Why are the numbers of two different permutations the same?

Define $$a(k,m,n)$$ as the number of ordered sets $$\sigma$$ which are permutations of $$\{m, m+1, \dots, m+n-1\}$$, such that

$$\text{for all integers }j\text{ where }1 \leq j \leq n-1, \quad \frac{\sigma(m+j-1)}{k+j} \color{red}{>} \frac{\sigma(m+j)}{k+j+1},$$

where $$\sigma(j)$$ denotes the $$j\text{'th}$$ element of the ordered set $$\sigma$$.

Similalrly, define $$b(k,m,n)$$ as the number of $$\sigma$$ of $$\{m, m+1,\dots, m+n-1\}$$ such that

$$\text{for all integers }j\text{ where }1 \leq j \leq n-1, \quad \frac{\sigma(m+j-1)}{k+j} \color{red}{\geq} \frac{\sigma(m+j)}{k+j+1}.$$

Is the following statement true?

$$\text{For all integers }m\text{ where }0 \leq m \leq k+1,\quad a(k,m,n+1) = b(k,m,n).$$

Also, is the following true?

$$\text{For all integers }m'\text{ and }m\text{ where }0 \leq m' \leq m \leq k+1, \quad b(k,m,n) = b(k, m-m', n+m').$$

Example 1

We have $$a(0,1,4) = 3$$, since

$$\frac{2}{1} > \frac{3}{2} > \frac{4}{3} > \frac{1}{4}, \\ \frac{3}{1} > \frac{4}{2} > \frac{2}{3} > \frac{1}{4}, \\ \frac{4}{1} > \frac{3}{2} > \frac{2}{3} > \frac{1}{4}.$$

We have $$b(0,1,3) = 3$$, since

$$\frac{1}{1} \geq \frac{2}{2} \geq \frac{3}{3}, \\ \frac{2}{1} \geq \frac{3}{2} \geq \frac{1}{3}, \\ \frac{3}{1} \geq \frac{2}{2} \geq \frac{1}{3}.$$

So $$a(0,1,4) = b(0,1,3)$$.

Example 2

We have $$a(1,1,4) = 2$$, since

$$\frac{3}{2} > \frac{4}{3} > \frac{2}{4} > \frac{1}{5}, \\ \frac{4}{2} > \frac{3}{3} > \frac{2}{4} > \frac{1}{5}.$$

We have $$b(1,1,3) = 2$$, since

$$\frac{2}{2} \geq \frac{3}{3} \geq \frac{1}{4}, \\ \frac{3}{2} \geq \frac{2}{3} \geq \frac{1}{4}.$$

So $$a(1,1,4) = b(1,1,3)$$.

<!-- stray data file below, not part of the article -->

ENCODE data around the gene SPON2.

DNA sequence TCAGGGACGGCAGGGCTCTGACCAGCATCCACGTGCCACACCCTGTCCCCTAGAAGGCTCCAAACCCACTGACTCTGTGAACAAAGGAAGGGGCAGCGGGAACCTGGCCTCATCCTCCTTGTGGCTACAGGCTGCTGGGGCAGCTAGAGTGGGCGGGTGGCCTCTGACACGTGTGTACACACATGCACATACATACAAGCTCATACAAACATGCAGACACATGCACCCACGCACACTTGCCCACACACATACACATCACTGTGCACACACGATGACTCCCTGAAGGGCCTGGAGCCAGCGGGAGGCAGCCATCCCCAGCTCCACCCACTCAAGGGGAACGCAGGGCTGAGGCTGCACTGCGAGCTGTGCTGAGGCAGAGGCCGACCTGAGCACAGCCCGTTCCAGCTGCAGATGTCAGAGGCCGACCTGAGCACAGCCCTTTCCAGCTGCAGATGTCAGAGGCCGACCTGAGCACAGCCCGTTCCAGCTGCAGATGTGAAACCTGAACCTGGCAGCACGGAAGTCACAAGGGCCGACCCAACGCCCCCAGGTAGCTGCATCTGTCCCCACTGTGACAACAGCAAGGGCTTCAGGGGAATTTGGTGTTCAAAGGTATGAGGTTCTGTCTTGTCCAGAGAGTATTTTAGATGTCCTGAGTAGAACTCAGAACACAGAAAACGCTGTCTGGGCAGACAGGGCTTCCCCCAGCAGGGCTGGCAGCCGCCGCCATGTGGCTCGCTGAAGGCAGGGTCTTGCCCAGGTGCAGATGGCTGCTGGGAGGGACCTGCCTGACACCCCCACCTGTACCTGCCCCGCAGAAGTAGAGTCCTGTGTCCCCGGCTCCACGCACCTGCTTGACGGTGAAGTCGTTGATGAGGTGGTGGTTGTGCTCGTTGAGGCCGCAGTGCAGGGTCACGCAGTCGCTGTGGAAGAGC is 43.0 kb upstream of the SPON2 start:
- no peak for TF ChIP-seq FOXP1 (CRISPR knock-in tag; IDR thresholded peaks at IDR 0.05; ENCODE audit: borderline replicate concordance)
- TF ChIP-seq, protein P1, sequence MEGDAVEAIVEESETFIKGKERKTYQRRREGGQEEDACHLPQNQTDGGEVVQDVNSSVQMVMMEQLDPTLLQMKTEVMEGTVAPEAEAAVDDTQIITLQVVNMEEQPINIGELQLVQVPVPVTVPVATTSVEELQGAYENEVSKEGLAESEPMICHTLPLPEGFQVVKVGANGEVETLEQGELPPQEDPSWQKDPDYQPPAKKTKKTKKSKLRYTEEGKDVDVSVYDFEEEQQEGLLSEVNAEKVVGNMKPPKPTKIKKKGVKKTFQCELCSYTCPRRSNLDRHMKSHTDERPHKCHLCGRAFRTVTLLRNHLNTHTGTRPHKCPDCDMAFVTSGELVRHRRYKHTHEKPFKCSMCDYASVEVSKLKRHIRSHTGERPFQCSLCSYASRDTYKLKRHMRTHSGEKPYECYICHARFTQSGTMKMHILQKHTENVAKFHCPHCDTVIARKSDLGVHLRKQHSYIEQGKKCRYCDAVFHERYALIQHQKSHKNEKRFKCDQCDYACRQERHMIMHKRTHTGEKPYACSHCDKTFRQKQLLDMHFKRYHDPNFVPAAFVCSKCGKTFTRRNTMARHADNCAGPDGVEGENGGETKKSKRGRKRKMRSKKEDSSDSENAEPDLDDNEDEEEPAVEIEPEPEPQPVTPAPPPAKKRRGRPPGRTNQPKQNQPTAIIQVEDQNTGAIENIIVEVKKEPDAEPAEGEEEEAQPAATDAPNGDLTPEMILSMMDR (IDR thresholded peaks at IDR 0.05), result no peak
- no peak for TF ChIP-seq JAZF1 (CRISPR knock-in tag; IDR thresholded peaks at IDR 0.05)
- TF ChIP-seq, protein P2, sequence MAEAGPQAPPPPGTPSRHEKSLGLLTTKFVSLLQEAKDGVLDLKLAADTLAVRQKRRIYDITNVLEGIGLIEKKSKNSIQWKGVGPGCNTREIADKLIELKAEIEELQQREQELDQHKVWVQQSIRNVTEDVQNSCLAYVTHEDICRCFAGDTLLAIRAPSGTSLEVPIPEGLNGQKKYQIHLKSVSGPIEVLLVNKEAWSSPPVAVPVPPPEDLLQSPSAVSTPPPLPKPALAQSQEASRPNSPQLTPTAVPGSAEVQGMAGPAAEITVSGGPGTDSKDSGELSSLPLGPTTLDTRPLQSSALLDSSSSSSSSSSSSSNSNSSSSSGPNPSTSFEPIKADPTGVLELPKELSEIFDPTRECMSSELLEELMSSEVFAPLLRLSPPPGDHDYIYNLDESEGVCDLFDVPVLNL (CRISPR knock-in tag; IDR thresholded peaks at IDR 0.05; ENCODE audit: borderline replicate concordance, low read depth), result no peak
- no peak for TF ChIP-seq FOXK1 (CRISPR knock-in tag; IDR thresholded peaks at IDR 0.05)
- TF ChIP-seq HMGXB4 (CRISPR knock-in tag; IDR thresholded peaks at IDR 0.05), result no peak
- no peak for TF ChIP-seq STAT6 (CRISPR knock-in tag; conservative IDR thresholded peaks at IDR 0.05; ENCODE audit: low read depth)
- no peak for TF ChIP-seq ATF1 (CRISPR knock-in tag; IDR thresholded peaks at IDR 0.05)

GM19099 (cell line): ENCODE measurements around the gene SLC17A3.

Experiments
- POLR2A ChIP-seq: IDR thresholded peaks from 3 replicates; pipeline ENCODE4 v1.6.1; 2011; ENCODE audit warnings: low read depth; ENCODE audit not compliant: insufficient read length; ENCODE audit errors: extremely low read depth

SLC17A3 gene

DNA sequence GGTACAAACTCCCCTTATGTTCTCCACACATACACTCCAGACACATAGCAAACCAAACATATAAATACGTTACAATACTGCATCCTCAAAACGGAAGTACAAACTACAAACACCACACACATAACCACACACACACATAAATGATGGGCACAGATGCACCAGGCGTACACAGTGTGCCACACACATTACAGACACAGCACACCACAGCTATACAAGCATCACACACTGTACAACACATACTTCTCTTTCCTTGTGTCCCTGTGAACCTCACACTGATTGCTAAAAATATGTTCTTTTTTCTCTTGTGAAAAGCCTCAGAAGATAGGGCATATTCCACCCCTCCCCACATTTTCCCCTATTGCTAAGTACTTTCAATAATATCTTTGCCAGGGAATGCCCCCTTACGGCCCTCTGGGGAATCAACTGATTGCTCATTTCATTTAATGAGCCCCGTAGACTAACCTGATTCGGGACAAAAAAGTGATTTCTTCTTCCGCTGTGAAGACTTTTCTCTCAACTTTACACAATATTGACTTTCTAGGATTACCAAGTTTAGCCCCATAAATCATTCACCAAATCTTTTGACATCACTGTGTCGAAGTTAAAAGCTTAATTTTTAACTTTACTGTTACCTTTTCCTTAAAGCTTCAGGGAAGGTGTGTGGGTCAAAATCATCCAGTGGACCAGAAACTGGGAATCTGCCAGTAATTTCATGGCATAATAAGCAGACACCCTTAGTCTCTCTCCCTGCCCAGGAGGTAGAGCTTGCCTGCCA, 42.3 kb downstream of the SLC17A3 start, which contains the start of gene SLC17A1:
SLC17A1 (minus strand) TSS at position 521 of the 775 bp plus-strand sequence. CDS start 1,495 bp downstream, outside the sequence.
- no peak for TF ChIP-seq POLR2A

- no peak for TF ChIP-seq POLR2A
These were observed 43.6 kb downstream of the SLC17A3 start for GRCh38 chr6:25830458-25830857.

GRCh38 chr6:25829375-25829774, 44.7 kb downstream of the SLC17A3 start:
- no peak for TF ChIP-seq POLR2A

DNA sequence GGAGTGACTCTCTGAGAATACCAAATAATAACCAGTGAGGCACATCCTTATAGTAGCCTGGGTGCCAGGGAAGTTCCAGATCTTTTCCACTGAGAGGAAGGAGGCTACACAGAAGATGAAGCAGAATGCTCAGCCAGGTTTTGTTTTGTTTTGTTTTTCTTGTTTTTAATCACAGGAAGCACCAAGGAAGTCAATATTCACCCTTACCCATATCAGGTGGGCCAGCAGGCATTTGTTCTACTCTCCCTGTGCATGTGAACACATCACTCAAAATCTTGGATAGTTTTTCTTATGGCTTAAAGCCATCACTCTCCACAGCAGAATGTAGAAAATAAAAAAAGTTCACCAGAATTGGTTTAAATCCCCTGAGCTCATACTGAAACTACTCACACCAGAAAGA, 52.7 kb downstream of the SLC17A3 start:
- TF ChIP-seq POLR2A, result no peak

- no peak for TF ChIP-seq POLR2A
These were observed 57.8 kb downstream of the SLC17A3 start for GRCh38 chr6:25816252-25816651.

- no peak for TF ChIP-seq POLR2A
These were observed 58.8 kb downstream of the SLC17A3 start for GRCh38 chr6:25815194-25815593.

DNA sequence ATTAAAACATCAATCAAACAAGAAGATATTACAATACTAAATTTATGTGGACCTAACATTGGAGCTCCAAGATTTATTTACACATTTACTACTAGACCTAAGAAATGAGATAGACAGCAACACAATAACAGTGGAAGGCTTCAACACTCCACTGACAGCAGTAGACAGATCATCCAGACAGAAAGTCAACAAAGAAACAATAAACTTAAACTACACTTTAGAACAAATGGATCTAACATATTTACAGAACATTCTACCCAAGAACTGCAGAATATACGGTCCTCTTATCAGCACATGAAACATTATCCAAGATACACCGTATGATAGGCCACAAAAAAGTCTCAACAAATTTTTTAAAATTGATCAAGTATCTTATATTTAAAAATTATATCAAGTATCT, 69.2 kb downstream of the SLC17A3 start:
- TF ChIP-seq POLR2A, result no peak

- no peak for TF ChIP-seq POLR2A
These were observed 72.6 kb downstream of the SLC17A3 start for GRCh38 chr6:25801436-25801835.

Example 3

We have $$a(1,1,6) = 5$$, since

$$\frac{3}{2} > \frac{4}{3} > \frac{5}{4} > \frac{6}{5} > \frac{2}{6} > \frac{1}{7}, \\ \frac{4}{2} > \frac{5}{3} > \frac{6}{4} > \frac{3}{5} > \frac{2}{6} > \frac{1}{7}, \\ \frac{5}{2} > \frac{6}{3} > \frac{4}{4} > \frac{3}{5} > \frac{2}{6} > \frac{1}{7}, \\ \frac{6}{2} > \frac{4}{3} > \frac{5}{4} > \frac{3}{5} > \frac{2}{6} > \frac{1}{7}, \\ \frac{6}{2} > \frac{5}{3} > \frac{4}{4} > \frac{3}{5} > \frac{2}{6} > \frac{1}{7}.$$

We have $$b(1,1,5) = 5$$, since

$$\frac{2}{2} \geq \frac{3}{3} \geq \frac{4}{4} \geq \frac{5}{5} \geq \frac{1}{6}, \\ \frac{3}{2} \geq \frac{4}{3} \geq \frac{5}{4} \geq \frac{2}{5} \geq \frac{1}{6}, \\ \frac{4}{2} \geq \frac{5}{3} \geq \frac{3}{4} \geq \frac{2}{5} \geq \frac{1}{6}, \\ \frac{5}{2} \geq \frac{3}{3} \geq \frac{4}{4} \geq \frac{2}{5} \geq \frac{1}{6}, \\ \frac{5}{2} \geq \frac{4}{3} \geq \frac{3}{4} \geq \frac{2}{5} \geq \frac{1}{6}.$$

So $$a(1,1,6) = b(1,1,5)$$.

Other calculation results are written here.

P.S.

Define $$a(j,k,m,n)$$ as the number of ordered sets $$\sigma$$ which are permutations of $$\{m, m+1, \dots, m+n-1\}$$, such that

$$\sigma(m) = j$$

$$and$$

$$\text{for all integers }j\text{ where }1 \leq j \leq n-1, \quad \frac{\sigma(m+j-1)}{k+j} \color{red}{>} \frac{\sigma(m+j)}{k+j+1},$$

where $$\sigma(j)$$ denotes the $$j\text{'th}$$ element of the ordered set $$\sigma$$.